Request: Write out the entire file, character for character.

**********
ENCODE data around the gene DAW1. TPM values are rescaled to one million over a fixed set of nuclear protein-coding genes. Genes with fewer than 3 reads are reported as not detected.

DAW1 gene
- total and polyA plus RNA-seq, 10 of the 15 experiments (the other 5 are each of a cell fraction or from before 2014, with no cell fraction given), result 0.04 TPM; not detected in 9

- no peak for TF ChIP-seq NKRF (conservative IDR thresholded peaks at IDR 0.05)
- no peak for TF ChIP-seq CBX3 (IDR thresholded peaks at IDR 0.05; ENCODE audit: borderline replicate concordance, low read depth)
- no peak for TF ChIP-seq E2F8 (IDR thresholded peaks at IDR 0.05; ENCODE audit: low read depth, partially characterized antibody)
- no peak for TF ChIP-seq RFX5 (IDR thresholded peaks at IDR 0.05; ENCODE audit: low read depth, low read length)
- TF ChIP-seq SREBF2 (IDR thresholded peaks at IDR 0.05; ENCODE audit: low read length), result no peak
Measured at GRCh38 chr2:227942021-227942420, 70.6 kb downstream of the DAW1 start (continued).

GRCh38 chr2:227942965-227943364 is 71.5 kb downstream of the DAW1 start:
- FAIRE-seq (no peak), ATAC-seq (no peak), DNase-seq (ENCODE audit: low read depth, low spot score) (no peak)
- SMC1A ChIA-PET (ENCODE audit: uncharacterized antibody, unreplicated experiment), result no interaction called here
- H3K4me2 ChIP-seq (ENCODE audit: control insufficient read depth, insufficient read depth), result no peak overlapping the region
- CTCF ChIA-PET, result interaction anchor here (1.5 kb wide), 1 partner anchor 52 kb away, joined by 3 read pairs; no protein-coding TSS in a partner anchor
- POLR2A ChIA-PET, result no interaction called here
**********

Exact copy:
ENCODE data around the gene DAW1. TPM values are rescaled to one million over a fixed set of nuclear protein-coding genes. Genes with fewer than 3 reads are reported as not detected.

DAW1 gene
- total and polyA plus RNA-seq, 10 of the 15 experiments (the other 5 are each of a cell fraction or from before 2014, with no cell fraction given), result 0.04 TPM; not detected in 9

- no peak for TF ChIP-seq NKRF (conservative IDR thresholded peaks at IDR 0.05)
- no peak for TF ChIP-seq CBX3 (IDR thresholded peaks at IDR 0.05; ENCODE audit: borderline replicate concordance, low read depth)
- no peak for TF ChIP-seq E2F8 (IDR thresholded peaks at IDR 0.05; ENCODE audit: low read depth, partially characterized antibody)
- no peak for TF ChIP-seq RFX5 (IDR thresholded peaks at IDR 0.05; ENCODE audit: low read depth, low read length)
- TF ChIP-seq SREBF2 (IDR thresholded peaks at IDR 0.05; ENCODE audit: low read length), result no peak
Measured at GRCh38 chr2:227942021-227942420, 70.6 kb downstream of the DAW1 start (continued).

GRCh38 chr2:227942965-227943364 is 71.5 kb downstream of the DAW1 start:
- FAIRE-seq (no peak), ATAC-seq (no peak), DNase-seq (ENCODE audit: low read depth, low spot score) (no peak)
- SMC1A ChIA-PET (ENCODE audit: uncharacterized antibody, unreplicated experiment), result no interaction called here
- H3K4me2 ChIP-seq (ENCODE audit: control insufficient read depth, insufficient read depth), result no peak overlapping the region
- CTCF ChIA-PET, result interaction anchor here (1.5 kb wide), 1 partner anchor 52 kb away, joined by 3 read pairs; no protein-coding TSS in a partner anchor
- POLR2A ChIA-PET, result no interaction called here